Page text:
Published May 13. 2014 4:00AM
Stonington - The Board of Selectmen has waived $136,000 in building permit fees for a proposed assisted living facility on the Coogan Farm, despite warnings from longtime Building Official Wayne Greene and Selectwoman Glee McAnanly that the decision has set a dangerous precedent for the town.
The fees, would have provided additional revenue that had not been included in the 2014-15 budget and combined with the $125,876 in fees that Masonicare is paying could have offset the controversial $250,000 cut in the school budget.
"Let's not give up revenue if we are cutting programs and sports in our schools, " McAnanly said.
The waiver is in addition to the 67 percent tax break that Masonicare is receiving. As a nonprofit entity, Masonicare is tax exempt but has agreed to make a $140,000 annual payment in lieu of taxes to the town on the $32 million project. The PILOT fee is 33 percent of what Masonicare would pay if it was a for-profit entity, according to town Director of Finance Maryanna Stevens. Masonicare is paying taxes based on the town budget and not any school-related items.
First Selectman Ed Haberek who negotiated both the building permit waiver and the PILOT payments for the town, did not respond to a request for comment about the waiver on Monday. At last week's selectmen's meeting, when he and Selectman George Crouse supported the waiver, Haberek said it was needed to bring the 179-unit project to town and its accompanying jobs. He called the benefit from the one-time waiver "amazing."
"We can't delay this over a few dollars," added Crouse. "It's a vital thing for the town."
Greene who will be responsible for inspecting the project and reviewing plans to ensure they comply with building and safety codes, opposed the fee waiver.
"We've never done anything like this before. This is a substantial sum of money," he said Monday.
Greene said the project will require an estimated three hours of his workday for the next year or more. He said this means his review, inspection and issuing of permits for other projects such as new homes, additions and businesses renovations will be delayed.
"Things are going to get backed up. I barely keep up with it now," be said.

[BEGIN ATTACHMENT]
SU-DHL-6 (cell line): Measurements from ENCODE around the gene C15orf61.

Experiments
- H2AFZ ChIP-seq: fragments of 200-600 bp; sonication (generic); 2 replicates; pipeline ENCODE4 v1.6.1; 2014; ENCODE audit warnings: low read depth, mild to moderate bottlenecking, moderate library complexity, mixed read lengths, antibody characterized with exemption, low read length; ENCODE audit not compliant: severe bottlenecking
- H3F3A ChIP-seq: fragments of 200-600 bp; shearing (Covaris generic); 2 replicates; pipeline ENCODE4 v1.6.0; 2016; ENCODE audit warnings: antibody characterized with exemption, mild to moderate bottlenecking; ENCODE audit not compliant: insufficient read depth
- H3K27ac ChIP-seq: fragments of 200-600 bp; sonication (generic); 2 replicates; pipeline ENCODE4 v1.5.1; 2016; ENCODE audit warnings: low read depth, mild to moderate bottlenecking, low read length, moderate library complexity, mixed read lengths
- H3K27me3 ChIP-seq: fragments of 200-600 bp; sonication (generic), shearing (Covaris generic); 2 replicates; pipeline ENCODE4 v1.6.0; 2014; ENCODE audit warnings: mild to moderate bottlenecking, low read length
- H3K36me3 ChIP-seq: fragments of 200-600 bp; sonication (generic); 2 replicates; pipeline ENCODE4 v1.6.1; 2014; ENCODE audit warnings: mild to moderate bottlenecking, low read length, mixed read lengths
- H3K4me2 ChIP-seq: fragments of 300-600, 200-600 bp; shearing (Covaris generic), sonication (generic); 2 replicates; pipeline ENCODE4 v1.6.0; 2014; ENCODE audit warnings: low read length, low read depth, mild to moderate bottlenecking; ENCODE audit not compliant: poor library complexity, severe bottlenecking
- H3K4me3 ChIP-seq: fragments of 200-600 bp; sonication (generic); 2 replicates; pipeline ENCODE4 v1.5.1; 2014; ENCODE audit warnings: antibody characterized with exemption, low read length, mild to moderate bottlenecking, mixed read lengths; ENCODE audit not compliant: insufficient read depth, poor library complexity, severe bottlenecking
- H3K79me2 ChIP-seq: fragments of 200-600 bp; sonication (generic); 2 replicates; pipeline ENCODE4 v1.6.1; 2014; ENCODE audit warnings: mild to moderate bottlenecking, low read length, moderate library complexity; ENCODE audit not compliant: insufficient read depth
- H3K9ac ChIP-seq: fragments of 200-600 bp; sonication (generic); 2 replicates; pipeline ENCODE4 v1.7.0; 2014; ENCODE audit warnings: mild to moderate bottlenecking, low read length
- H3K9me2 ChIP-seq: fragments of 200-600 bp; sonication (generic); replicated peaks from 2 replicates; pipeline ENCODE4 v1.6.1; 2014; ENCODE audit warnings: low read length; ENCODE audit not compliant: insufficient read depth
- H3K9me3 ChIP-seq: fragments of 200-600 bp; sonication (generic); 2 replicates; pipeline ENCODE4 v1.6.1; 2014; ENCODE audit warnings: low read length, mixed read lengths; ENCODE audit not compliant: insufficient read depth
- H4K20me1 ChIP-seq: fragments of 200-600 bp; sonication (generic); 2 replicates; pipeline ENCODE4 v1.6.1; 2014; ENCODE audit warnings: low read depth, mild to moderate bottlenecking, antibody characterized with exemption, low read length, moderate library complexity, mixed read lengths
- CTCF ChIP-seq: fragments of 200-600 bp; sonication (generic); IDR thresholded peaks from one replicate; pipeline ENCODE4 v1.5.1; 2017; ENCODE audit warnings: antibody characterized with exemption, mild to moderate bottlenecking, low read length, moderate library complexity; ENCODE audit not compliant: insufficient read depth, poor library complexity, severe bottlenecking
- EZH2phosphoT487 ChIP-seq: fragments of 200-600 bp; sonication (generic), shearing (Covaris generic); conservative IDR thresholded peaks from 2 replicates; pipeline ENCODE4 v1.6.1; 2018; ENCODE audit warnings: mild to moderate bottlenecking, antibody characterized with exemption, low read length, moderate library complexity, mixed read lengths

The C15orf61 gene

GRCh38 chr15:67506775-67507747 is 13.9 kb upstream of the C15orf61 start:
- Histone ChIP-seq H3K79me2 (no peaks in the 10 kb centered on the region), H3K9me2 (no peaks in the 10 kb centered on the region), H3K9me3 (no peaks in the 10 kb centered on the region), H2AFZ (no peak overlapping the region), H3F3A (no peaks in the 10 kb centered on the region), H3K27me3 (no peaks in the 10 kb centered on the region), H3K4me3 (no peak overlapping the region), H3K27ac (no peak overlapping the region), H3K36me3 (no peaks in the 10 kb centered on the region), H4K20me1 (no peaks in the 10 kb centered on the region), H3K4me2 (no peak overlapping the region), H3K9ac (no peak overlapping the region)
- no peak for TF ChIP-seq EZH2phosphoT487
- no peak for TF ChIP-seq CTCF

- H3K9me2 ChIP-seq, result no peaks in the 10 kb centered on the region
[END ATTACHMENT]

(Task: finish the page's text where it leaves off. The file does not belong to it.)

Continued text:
He said Haberek cut in half the $30,000 he requested to pay someone to help process these other applications when he is working on the Masonicare project.
He said the $15,000 may not be enough and he'll have to ask for more funding. If Greene needs to devote three hours a day to the project, that means the town would need to pay someone to work 780 hours a year to pick up some of Greene's other responsibilities.
In addition to the $117,876 waived last week, the town had previously waived half of the $29,500 fee needed for an outside review of the project, something the town has done with other large projects such as Stone Ridge and Stonington Commons.
Haberek has said that in the past the town has waived building permit fees for nonprofits but McAnanly said none were for such a large amount. Over the past five years the town has waived fees for 21 small projects ranging from $26 for the removal/replacement of furnace by the Mystic VFW to $2,330 for the new paddle tennis courts at the Stonington Community Center. All 21 combined total just a fraction of the Masonicare waiver. While it is a nonprofit entity, Stone Ridge paid $346,316 in building fees.
Green and McAnanly said they are now worried that other nonprofits will now expect to have their building fees waived. McAnanly said she expects the nonprofit developers of the approved, but not built, Spruce Meadows housing project, to now ask for a waiver of their fees.
McAnanly said she was not told of Haberek's proposal to waive the fees until he handed out the proposal at the selectmen's April 23 meeting expecting a vote. She asked that a vote not be held until May 7 meeting because she had questions about the plan.
In addition to the loss of revenue, McAnanly said other towns have not waived building fees because they are hard costs for the town, adding that Masonicare was coming to town anyway. She pointed out the WPCA is not waiving $300,000 in hookup fees it is charging the project and is working out a payment plan.